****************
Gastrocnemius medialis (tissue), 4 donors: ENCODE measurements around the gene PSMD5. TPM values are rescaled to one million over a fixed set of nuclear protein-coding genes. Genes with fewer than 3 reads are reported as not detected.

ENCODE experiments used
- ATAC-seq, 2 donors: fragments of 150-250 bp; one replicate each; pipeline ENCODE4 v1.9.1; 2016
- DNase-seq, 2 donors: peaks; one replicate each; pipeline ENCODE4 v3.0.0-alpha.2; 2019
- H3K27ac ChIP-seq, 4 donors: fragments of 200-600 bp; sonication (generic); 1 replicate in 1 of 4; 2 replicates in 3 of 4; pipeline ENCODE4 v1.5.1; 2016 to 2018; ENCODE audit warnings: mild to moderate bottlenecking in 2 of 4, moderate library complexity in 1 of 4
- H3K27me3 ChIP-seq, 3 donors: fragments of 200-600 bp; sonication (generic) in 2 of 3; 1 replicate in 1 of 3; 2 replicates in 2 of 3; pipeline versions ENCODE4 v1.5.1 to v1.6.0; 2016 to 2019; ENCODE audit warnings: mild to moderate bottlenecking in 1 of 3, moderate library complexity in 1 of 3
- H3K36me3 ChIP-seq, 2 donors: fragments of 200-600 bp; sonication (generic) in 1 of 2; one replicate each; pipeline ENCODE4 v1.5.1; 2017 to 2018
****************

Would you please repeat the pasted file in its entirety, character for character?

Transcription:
Gastrocnemius medialis (tissue), 4 donors: ENCODE measurements around the gene PSMD5. TPM values are rescaled to one million over a fixed set of nuclear protein-coding genes. Genes with fewer than 3 reads are reported as not detected.

ENCODE experiments used
- ATAC-seq, 2 donors: fragments of 150-250 bp; one replicate each; pipeline ENCODE4 v1.9.1; 2016
- DNase-seq, 2 donors: peaks; one replicate each; pipeline ENCODE4 v3.0.0-alpha.2; 2019
- H3K27ac ChIP-seq, 4 donors: fragments of 200-600 bp; sonication (generic); 1 replicate in 1 of 4; 2 replicates in 3 of 4; pipeline ENCODE4 v1.5.1; 2016 to 2018; ENCODE audit warnings: mild to moderate bottlenecking in 2 of 4, moderate library complexity in 1 of 4
- H3K27me3 ChIP-seq, 3 donors: fragments of 200-600 bp; sonication (generic) in 2 of 3; 1 replicate in 1 of 3; 2 replicates in 2 of 3; pipeline versions ENCODE4 v1.5.1 to v1.6.0; 2016 to 2019; ENCODE audit warnings: mild to moderate bottlenecking in 1 of 3, moderate library complexity in 1 of 3
- H3K36me3 ChIP-seq, 2 donors: fragments of 200-600 bp; sonication (generic) in 1 of 2; one replicate each; pipeline ENCODE4 v1.5.1; 2017 to 2018